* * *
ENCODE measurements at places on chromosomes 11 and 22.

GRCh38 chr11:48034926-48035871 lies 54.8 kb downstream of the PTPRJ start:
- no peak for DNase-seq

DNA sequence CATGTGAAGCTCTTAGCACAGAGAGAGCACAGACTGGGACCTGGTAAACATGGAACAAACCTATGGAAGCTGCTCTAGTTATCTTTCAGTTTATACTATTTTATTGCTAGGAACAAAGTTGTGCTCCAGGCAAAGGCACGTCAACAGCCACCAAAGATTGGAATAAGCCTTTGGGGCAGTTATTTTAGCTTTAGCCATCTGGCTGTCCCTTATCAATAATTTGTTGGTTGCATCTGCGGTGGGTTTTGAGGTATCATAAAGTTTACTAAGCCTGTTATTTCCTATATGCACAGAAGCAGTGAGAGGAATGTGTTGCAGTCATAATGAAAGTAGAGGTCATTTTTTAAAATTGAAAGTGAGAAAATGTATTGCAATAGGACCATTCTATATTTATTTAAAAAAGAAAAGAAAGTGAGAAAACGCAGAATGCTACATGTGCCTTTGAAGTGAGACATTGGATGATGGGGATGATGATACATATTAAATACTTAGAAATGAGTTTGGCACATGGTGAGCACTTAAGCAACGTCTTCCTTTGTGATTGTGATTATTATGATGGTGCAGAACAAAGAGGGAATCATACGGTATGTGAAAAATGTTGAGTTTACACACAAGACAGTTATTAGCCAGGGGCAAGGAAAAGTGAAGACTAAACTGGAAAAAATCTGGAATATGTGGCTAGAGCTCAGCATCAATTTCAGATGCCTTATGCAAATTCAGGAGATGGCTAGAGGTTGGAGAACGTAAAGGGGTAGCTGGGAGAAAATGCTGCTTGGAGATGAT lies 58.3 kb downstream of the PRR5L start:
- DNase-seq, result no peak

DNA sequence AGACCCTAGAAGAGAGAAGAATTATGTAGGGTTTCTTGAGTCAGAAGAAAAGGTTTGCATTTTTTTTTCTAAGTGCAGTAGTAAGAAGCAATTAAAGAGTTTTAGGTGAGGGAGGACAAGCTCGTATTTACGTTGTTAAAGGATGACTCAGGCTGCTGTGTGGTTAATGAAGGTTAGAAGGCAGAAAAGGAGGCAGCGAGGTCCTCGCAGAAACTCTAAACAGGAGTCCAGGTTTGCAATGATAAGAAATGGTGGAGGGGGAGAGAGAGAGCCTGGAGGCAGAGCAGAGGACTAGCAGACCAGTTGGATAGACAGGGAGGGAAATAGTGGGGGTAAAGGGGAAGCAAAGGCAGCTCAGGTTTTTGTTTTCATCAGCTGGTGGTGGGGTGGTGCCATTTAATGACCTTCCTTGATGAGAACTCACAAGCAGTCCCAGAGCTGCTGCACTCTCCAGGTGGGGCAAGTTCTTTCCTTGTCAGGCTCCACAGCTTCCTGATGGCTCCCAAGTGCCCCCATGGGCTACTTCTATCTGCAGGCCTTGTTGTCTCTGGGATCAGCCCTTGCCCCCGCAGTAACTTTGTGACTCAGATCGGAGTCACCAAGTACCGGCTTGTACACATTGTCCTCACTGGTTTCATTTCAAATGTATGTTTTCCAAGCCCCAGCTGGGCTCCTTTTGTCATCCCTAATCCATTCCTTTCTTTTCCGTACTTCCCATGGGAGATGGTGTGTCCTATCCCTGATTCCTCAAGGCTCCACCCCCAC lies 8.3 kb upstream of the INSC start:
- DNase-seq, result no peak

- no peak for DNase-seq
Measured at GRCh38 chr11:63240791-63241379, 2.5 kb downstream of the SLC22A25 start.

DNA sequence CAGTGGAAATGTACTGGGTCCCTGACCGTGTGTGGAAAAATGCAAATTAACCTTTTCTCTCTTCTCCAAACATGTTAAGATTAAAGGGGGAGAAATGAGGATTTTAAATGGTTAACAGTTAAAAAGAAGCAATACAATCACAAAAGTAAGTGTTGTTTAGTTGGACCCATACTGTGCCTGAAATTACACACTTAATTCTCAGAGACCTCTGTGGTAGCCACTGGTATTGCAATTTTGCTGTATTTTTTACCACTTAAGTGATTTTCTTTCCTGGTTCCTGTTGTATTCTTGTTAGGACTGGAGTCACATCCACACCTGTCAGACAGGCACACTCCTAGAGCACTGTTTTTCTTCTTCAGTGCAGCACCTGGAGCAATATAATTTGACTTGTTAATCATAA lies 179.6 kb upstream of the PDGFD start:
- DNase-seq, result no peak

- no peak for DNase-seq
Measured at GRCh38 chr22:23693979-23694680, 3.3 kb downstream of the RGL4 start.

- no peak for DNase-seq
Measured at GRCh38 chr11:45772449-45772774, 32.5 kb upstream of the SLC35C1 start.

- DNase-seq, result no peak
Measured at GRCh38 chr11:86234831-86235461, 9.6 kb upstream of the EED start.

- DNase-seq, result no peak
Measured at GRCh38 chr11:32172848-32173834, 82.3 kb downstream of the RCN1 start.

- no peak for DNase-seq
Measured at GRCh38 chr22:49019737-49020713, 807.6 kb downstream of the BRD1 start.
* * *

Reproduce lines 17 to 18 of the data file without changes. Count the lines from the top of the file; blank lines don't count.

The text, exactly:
Measured at GRCh38 chr11:86234831-86235461, 9.6 kb upstream of the EED start.

- DNase-seq, result no peak